12 November 2013

A Collection of Silver-Gilt Mounted Porcelains

The glorious Howzer Cup, a masterpiece of craftsmanship, consists of a Chinese brush pot, ca. 1630-50, mounted in England, ca. 1660-70, probably by the Swiss goldsmith Wolfgang Howzer. I especially love the hounds on the lid and handles. Image courtesy the Victoria and Albert Museum.

Today, with the help of the venerable V & A Museum Collection, I have assembled for you a collection of beautiful Chinese and Japanese porcelains, all featuring silver gilt mounts. Just imagine how exotic these porcelains would have seemed to 16th century Europeans. Asian porcelain pieces decorated with underglaze blue began to arrive in England in the 1560s, amid great speculation as to the nature of the mysterious material. Some people speculated that it was a precious stone, or perhaps made from crushed sea shells. Understandably, the owners of such high-status objects went to great trouble to enhance the value of their porcelains even more by commissioning elaborate silver-gilt mounts for them. I suppose when we take great care in framing an important painting, we continue this tradition in some small way. 
A Japanese Imari cup, mounted in France ca. 1720. This is the watercolor illustration I did for September, from our 2013 desk calendar. From the Victoria and Albert Museum Collection.

Asian porcelains were also enormously popular in France. When Siamese ambassadors visited Versailles in 1686, King Louis XVI himself received the delegation, and fueled a fever for all things Asian, bringing porcelains like the Japanese Imari piece above to the height of fashion.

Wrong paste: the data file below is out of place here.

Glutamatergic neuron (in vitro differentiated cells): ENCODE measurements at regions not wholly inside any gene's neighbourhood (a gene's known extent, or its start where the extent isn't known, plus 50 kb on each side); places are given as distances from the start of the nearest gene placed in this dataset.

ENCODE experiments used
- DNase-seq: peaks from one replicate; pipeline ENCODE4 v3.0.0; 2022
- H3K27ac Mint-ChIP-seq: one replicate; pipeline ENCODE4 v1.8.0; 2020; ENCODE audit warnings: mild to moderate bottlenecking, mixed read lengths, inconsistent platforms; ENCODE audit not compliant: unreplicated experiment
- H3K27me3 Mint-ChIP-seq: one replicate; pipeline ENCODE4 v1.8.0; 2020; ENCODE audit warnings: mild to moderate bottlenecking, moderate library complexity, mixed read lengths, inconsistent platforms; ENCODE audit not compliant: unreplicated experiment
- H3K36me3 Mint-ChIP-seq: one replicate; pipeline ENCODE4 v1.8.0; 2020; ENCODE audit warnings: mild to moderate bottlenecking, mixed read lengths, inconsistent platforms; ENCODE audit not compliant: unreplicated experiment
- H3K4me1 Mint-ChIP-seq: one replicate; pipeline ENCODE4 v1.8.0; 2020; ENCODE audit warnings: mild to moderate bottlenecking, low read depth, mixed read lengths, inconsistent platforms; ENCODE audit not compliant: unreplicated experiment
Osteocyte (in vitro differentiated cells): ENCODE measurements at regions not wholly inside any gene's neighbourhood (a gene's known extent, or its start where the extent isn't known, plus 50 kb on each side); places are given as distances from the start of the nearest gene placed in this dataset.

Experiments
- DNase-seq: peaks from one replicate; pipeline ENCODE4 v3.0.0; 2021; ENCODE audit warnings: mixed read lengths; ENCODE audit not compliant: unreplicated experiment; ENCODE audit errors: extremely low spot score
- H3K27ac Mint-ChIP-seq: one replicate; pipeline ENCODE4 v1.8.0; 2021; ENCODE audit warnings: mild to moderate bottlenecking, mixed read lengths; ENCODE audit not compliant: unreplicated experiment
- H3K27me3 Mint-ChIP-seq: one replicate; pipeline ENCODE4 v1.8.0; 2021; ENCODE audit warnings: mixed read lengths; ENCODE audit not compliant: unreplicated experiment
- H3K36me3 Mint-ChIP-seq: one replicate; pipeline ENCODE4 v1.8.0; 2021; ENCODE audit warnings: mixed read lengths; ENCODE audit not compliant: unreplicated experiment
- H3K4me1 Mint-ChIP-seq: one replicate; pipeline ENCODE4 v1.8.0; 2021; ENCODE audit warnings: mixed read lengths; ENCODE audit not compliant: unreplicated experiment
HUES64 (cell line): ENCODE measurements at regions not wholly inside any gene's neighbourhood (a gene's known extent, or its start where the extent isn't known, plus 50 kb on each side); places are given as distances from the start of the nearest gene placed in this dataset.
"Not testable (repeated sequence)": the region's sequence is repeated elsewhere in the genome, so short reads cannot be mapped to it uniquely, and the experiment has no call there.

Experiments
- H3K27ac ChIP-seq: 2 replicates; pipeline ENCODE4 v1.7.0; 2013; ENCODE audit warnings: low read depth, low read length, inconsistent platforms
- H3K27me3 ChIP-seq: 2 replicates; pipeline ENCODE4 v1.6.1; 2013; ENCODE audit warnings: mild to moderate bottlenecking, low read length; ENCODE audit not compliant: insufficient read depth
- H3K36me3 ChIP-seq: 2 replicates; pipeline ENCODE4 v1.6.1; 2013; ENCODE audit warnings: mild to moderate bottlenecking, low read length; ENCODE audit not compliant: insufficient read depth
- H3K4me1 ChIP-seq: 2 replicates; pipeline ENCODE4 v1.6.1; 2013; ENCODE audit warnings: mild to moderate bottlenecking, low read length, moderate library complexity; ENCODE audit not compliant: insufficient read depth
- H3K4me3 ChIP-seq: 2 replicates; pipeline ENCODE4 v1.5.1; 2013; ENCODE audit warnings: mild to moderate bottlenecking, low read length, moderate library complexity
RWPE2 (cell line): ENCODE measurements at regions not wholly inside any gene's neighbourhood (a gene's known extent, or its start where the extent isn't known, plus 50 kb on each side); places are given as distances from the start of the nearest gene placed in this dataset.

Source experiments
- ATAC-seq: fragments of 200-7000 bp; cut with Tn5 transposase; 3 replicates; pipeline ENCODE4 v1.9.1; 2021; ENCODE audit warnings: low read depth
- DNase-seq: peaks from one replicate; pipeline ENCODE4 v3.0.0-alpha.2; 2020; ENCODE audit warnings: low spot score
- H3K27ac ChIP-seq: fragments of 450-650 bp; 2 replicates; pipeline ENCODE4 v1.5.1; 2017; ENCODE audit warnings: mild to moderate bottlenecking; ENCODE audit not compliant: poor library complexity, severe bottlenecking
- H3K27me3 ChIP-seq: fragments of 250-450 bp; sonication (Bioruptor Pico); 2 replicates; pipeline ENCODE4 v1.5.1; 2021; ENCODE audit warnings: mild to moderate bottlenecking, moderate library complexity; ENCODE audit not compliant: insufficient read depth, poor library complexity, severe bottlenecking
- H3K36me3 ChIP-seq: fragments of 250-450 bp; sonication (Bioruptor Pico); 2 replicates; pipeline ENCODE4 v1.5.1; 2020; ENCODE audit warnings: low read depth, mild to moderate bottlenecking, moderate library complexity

A Chinese ewer, ca. 1560-86 with later English silver-gilt mounts.
Image courtesy the V & A Museum.

Asian porcelain was so sought after in Europe, that objects of lesser quality, like the one above, were treated to the same gilt-mounting treatment as finer pieces. Porcelains like this ewer were made in large quantities in the southern city of Jingdezhen for local use and export alike. In 1557, according to the V & A, the Portuguese began to deal in porcelain in Macau, and although the vast majority of pieces went to Lisbon, the English pirates did what they could to increase the flow of these objects to England. The ewer may be rustic, but it still has a certain charm, don't you think?

The Trenchard bowl, Chinese porcelain
painted in underglaze blue, with English silver-gilt mounts.
Image courtesy the V & A Museum.

The Trenchard bowl, shown above, was featured in our 2011 calendar, and has an interesting history. From the V & A: "By tradition this bowl was a gift from Philip the Fair, Duke of Burgundy (1478-1506) and his wife Joanna 'the Mad' to Sir Thomas Trenchard of Wolverton, Dorset, in gratitude for his hospitality after their ship was wrecked off Weymouth in 1506. In fact, we can tell from the date of the mounts and of the porcelain that it reached England much later, during Elizabeth I's reign (1558-1603), probably as part of a load of porcelain seized from a Spanish ship." 

A Chinese porcelain cup, ca. 1573-85, with later English mounts, marked 1585.
Image courtesy the V & A Museum.

Having trained as a metalsmith, I'm amazed by the ingenious buckle-like mechanisms used to attach these fanciful metal armatures to the delicate porcelains. Like the exotic natural crystals, coconut shells and sea shells that were similarly "enhanced", these pieces of porcelain would certainly have made impressive additions to cabinets of curiosities. Wouldn't it have been wonderful to have been there to see them?!